First, the continuing relevance of the UNGP is subsumed within emerging multilateral structural systems within which the UNGP plays a role (e.g., here). That is, the relationship between UNGP as framework and multilateral-multi-stakeholder structures have effectively been inverted.  But that was the initial genius of the UNGP--to dissolve itself within the governance structures within which it was to serve as the underlying master narrative of the governance produced.

Second, the continuing relevance of the UNGP is embedded within the cultural regulatory frameworks of sustainability (e.g., here, and here). One gets a sense of this generally from the way in which the UNGP now serves as the structure within which sustainability activity is now understood, and the language underlying the authority of its forms. This is as evident from the December 2017 action of the Inter-American Commission on Human Rights (finding a human rights violation resulting from an unremediated oil spill in Peru with respect to which the Peruvian state did little (e.g., here) to the initiation of the Climate Action 1000+ Investor Initiative that seeks ot engage companies to improve governance on climate change (e.g., here).

Third, the nature of the relevance of the UNGP is changing, moving away from the conventional and traditional focus on rules to the control of behaviors, performance and performance objectives. As a formal matter human rights (and the UNGP) remain at the center of the discussion of the obligations  of the modern (20th century) regulatory state expressed through law and regulation (here, here, and here, here). But as a functional matter, the UNGP principles have themselves become principles with regulatory objectives embedded within systems of managing social relations, economic activity and political frameworks (e.g., here, and here).  

Fourth, And there is a great irony here, the relevance of the UNGP--for the state and law--is increasingly grounded on the systems of business management (e.g., here, here, and here).  The UNGP's relevance is in its power to transpose business practices from the economic to the political and civil sectors (e.g., here).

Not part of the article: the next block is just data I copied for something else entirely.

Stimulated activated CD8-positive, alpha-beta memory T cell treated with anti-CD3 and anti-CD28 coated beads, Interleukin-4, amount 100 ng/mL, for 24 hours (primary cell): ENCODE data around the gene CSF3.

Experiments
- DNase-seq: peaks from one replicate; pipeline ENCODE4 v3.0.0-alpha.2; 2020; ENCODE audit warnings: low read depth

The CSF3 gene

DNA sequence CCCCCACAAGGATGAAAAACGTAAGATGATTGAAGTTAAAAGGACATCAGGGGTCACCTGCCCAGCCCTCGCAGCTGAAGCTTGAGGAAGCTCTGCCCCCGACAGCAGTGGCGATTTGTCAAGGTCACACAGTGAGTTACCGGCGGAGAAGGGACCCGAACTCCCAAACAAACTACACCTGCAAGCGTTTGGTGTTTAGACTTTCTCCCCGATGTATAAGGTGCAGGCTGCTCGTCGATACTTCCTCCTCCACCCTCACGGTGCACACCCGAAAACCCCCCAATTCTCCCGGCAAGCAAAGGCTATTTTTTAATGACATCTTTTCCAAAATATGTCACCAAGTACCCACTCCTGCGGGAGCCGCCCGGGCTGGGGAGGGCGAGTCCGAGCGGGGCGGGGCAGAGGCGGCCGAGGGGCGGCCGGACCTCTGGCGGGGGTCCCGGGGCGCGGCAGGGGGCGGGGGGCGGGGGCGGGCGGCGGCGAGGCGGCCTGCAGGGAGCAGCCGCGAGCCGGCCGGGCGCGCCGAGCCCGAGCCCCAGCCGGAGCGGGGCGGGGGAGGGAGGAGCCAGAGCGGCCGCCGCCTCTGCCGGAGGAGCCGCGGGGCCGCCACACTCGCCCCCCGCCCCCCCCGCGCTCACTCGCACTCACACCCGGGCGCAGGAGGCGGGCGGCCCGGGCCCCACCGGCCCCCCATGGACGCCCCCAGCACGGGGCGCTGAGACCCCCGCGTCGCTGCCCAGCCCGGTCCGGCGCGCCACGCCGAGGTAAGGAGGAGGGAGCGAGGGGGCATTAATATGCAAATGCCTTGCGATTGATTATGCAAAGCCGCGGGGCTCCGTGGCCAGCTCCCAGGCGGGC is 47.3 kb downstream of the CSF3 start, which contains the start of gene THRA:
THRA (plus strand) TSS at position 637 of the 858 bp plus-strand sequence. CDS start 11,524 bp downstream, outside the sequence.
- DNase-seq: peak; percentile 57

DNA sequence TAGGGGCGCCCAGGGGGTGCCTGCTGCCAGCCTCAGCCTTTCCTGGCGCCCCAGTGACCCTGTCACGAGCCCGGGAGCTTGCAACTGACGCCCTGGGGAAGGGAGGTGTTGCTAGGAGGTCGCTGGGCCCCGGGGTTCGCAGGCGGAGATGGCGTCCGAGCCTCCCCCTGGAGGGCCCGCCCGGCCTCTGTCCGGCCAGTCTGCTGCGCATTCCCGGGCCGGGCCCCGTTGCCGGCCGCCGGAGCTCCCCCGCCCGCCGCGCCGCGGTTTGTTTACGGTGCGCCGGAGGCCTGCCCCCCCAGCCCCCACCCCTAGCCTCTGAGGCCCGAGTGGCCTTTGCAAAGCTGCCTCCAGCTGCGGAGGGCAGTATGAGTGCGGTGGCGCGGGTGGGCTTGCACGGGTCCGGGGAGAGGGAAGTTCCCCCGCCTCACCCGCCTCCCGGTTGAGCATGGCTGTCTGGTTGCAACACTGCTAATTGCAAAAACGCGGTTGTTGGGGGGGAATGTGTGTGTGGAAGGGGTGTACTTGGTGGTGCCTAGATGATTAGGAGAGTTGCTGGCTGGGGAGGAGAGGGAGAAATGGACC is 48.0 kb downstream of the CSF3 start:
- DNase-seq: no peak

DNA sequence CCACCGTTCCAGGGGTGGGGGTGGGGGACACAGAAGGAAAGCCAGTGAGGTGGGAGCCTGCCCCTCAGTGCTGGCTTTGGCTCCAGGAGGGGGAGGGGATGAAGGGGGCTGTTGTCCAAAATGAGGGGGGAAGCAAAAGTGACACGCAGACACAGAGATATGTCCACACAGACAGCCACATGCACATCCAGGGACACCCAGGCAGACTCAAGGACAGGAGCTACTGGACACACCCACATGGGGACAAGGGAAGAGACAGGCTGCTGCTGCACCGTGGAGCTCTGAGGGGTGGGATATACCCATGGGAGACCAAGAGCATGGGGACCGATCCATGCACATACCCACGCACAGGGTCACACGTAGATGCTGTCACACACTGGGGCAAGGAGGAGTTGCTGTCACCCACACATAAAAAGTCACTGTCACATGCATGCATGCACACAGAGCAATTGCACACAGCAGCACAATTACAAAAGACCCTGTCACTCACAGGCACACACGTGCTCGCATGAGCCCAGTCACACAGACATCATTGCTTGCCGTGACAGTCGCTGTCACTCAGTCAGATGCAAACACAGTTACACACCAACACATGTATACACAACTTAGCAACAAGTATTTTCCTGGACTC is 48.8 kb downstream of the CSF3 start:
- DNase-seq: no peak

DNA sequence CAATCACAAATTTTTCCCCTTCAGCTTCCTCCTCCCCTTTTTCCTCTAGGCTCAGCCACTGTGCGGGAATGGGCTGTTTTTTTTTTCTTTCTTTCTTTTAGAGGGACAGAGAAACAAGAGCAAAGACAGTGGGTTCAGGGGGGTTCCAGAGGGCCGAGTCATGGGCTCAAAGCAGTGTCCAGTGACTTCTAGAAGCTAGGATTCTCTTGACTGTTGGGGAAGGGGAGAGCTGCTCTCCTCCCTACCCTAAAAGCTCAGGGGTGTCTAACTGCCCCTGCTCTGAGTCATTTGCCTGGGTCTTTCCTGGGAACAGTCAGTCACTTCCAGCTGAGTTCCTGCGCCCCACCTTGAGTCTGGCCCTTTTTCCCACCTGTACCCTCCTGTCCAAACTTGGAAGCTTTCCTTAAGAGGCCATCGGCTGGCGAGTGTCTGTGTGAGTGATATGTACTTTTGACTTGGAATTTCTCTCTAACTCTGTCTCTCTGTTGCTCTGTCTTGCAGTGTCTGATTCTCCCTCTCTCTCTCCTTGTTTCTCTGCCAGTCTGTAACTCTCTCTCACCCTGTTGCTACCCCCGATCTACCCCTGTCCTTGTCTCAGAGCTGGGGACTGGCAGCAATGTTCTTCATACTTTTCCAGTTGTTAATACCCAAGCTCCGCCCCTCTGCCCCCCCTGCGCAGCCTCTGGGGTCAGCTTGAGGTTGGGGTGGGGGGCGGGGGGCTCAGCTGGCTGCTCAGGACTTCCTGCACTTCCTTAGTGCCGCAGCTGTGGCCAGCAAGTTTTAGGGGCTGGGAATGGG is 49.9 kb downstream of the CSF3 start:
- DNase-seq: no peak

Fifth, the shift in the relevance of the UNGPs from regulatory to managerial focus invites a change in the taste for and scope of regulatory objectives.  Managerial regulation seeks a totalizing approach to the regulation of behaviors, and at its limit to the total organization of society-economic transactions and political behavior (e.g., here).

Sixth, That shift toward total organization requires a more fundamental shift, one that is apparent in discursive threads throughout this year's Forum. The shift is grounded in the shifting of the language of power beyond that which has been taking place in this century from the language of politics (the traditional language the law-regulatory state), to economics  (the language of global production and the enterprise (e.g., here, here).  What we see in shadowy form in the Forum is the construction and use of a new language of power, the language of the socio-culture of human rights.

Seventh, the shift in language has a critical consequence to the way in which the UNGP is understood and deployed. The effectiveness of the UNGP moves from efforts to make the political and economic case for human rights  especially around the time of the endorsement of the UNGP (e.g., here) to the centrality of the need to make a human rights case for business, business transactions, and for the state (e.g., here, and here).